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Mogao Grottoes

Mogao Grottoes locates 25 km from downtown Dunhuang on the eastern slope of Mingsha Shan (Mount Echoing Sand). The 750 caves lasts 1600 meters long from north to south. And the size of grottoes vary a lot with the highest one of 50 meters to the shortest ones of less than one meter. The largest statue is 34.5 meters (113 feet) tall and the smallest one is mere 2 centimeters tall.

The first cave in the Mogao Grottoes was made in 366 A.D when a monk had witnessed onsite a vision of thousand Buddhas under showers of golden rays. Thus inspired, he started the caves construction work that spanned ten dynasties. Mogao Caves are commonly known as the Caves of a Thousand Buddhas. And in the following hundreds of years many more caves were made by businessman, monks and rulers or public organizations. They believed every time when they made a cave they did a virtue for their current life and the next life. And the businessman made caves to let these Buddha figures bless their trading activities. When visiting the grottoes, travelers will find traces of Indian Buddhist art in the earlier works and in the more recent works people will find more local tastes of China. There are also ups and downs in the artistic quality over the centuries, depending on the fortunes of Buddhism with available art patronage. Artists in each dynasty painted with their distinctive style.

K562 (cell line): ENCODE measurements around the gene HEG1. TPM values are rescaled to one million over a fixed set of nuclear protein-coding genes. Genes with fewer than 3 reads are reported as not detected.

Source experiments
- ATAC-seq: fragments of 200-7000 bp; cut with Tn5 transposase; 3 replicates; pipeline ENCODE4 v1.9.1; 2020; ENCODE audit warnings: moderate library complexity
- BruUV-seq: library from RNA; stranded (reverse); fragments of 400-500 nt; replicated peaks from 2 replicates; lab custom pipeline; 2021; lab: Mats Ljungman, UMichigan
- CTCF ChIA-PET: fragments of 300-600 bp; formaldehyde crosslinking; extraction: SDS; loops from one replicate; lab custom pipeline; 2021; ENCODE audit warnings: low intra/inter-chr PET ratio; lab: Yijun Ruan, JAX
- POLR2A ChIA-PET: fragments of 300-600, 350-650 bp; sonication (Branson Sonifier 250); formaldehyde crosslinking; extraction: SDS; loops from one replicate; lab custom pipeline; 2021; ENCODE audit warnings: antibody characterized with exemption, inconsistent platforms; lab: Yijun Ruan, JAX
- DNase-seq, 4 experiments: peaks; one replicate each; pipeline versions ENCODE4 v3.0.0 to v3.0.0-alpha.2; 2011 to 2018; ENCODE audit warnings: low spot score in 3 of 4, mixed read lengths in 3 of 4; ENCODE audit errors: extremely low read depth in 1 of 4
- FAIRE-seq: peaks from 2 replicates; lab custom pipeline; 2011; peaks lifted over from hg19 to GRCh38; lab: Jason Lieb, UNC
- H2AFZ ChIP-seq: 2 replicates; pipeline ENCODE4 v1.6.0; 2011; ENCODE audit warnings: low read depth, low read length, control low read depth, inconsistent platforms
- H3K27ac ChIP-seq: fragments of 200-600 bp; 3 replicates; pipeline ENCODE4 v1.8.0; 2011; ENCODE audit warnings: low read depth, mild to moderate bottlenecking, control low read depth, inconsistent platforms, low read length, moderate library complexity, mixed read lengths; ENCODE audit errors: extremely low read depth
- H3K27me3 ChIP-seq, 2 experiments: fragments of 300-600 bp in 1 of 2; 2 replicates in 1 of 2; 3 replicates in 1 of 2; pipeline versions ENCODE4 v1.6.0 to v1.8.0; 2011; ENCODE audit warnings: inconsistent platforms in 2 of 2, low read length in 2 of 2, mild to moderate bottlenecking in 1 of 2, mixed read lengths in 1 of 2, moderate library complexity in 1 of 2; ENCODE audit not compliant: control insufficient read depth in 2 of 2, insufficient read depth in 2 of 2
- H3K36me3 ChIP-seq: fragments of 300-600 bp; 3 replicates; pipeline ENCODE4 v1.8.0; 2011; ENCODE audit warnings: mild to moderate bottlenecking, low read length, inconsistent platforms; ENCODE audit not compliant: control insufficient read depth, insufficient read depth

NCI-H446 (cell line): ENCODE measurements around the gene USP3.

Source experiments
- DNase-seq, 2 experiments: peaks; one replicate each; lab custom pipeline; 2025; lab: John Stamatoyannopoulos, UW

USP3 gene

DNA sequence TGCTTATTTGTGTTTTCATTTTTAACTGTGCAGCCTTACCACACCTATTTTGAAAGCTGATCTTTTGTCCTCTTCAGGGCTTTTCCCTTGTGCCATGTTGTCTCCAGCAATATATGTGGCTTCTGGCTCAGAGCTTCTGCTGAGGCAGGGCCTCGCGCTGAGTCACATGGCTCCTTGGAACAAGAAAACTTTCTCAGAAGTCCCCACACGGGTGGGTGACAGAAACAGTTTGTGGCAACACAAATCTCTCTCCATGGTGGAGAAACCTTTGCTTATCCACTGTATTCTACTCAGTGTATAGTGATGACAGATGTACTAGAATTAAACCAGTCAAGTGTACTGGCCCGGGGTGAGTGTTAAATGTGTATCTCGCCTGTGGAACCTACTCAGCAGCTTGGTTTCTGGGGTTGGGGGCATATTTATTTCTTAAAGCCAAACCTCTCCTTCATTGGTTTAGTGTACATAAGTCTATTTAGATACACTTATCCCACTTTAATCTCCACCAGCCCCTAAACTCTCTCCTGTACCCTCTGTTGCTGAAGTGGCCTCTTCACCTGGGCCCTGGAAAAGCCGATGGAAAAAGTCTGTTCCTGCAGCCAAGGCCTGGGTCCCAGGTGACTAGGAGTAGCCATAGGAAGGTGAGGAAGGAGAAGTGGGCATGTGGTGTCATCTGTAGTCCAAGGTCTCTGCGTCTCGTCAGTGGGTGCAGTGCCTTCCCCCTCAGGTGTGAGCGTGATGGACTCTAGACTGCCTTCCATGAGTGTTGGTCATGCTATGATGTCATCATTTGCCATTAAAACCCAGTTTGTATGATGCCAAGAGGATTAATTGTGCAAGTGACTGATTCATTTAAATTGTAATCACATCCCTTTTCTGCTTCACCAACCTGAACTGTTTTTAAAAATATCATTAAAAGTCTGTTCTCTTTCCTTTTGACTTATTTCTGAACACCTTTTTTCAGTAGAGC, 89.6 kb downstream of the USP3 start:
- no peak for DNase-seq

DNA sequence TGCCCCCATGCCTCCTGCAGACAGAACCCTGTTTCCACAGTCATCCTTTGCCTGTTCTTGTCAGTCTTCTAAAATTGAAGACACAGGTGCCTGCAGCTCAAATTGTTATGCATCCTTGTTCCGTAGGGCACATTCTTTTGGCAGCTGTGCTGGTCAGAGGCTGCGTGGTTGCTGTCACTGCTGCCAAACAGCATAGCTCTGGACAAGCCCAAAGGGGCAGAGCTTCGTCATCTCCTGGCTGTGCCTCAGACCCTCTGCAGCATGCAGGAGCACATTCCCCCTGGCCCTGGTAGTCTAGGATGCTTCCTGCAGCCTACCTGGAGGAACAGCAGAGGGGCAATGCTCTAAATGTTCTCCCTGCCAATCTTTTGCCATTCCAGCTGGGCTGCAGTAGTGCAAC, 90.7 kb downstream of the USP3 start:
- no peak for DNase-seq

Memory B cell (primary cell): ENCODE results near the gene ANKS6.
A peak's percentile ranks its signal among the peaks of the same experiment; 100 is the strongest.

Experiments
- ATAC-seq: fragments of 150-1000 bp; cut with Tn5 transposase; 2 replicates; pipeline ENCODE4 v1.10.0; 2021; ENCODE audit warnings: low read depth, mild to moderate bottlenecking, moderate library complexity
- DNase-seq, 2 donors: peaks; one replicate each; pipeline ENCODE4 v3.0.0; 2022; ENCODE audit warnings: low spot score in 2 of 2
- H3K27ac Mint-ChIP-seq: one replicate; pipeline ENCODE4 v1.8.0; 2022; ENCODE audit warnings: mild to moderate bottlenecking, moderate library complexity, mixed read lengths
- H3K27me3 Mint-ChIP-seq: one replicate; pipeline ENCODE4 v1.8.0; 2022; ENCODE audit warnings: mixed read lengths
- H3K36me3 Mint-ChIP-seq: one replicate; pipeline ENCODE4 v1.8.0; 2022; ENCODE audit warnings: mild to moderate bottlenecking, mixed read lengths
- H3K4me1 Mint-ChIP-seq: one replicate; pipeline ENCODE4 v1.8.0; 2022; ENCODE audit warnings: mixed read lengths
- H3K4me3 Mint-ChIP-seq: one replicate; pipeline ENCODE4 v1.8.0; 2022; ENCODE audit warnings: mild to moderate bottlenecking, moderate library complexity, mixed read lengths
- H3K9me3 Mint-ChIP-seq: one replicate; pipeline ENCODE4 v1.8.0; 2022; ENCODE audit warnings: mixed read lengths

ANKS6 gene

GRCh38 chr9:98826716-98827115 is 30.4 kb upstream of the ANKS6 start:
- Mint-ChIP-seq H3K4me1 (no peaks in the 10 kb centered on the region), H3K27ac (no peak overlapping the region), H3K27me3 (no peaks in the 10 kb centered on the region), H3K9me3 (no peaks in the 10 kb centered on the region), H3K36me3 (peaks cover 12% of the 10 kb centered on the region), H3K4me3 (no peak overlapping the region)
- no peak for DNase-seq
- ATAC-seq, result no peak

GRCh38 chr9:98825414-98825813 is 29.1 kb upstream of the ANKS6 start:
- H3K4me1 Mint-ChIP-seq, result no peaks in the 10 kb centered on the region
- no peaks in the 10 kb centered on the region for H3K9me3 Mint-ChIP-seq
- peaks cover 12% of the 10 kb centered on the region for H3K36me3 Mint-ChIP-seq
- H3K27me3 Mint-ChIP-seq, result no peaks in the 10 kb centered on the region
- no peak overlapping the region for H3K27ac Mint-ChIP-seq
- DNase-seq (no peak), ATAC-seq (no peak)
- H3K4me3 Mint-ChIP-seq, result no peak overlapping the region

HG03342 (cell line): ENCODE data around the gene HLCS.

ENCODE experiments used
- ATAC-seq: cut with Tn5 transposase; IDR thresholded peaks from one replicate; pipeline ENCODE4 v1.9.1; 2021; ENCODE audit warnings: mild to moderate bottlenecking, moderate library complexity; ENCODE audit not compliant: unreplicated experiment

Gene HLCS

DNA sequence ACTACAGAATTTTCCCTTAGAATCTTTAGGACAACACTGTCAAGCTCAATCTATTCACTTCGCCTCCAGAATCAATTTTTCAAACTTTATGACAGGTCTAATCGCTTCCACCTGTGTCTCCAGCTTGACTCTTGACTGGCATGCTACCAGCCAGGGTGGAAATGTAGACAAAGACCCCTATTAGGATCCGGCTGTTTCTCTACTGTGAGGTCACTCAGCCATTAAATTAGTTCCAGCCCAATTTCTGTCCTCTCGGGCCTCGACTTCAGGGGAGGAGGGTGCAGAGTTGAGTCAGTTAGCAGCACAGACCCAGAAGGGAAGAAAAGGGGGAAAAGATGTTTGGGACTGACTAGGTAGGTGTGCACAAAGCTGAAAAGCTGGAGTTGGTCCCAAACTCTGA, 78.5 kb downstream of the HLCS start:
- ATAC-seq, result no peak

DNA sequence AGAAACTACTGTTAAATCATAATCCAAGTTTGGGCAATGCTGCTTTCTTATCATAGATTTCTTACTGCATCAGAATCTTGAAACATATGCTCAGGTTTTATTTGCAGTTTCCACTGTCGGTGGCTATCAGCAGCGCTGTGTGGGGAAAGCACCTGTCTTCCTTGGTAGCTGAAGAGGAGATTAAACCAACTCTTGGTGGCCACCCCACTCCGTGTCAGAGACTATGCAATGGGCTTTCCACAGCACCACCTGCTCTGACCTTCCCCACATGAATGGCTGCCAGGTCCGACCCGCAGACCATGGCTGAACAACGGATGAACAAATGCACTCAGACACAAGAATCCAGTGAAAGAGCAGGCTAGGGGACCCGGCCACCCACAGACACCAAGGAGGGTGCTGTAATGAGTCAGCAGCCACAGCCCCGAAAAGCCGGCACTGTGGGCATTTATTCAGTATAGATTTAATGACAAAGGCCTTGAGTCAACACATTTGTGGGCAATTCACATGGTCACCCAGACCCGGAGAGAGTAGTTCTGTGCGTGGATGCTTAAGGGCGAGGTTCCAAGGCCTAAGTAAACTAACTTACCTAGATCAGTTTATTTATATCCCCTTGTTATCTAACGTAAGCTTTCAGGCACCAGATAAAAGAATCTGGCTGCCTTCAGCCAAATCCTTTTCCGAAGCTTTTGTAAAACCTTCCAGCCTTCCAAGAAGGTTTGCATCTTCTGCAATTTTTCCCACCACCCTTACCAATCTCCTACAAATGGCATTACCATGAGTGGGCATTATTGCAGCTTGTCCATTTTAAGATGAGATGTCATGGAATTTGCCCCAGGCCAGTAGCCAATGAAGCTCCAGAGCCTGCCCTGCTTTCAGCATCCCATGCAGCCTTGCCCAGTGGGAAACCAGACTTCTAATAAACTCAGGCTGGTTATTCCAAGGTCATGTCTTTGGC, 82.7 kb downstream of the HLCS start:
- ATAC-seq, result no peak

The visitor can tell the works in the Tang Dynasty from those in the Song Dynasty. In the late Qing Dynasty, when the Cave for Preserving Scripture was discovered by a Taoist monk in 1900. The cave contains more than 50,000 sutras, documents and paintings covering a period from the 4th to the 11th centuries. It was one of China’s most significant archaeological finds. These precious relics are of great historical and scientific value. But the Chinese government was busy with fighting against the foreign invaders and so has no time or ability to take good care of then relics, so the grottoes was robed by foreign illegal businessman and troops.

Despite erosion and man-made destruction, there are still 492 caves are well preserved, with frescoes covering an area of 45,000 square metres, more than 2,000 colored sculptured figures and five wooden eaves overhanging the caves.

Many pavilions, towers, temples, pagodas, palaces, courtyards, towns and bridges in the murals provide valuable materials for the study of Chinese architecture. Other paintings depict Chinese and foreign musical performances, dancing and acrobatics. Tourists to Mogao Grottoes will enjoy the Buddhist artifacts they have never met before.

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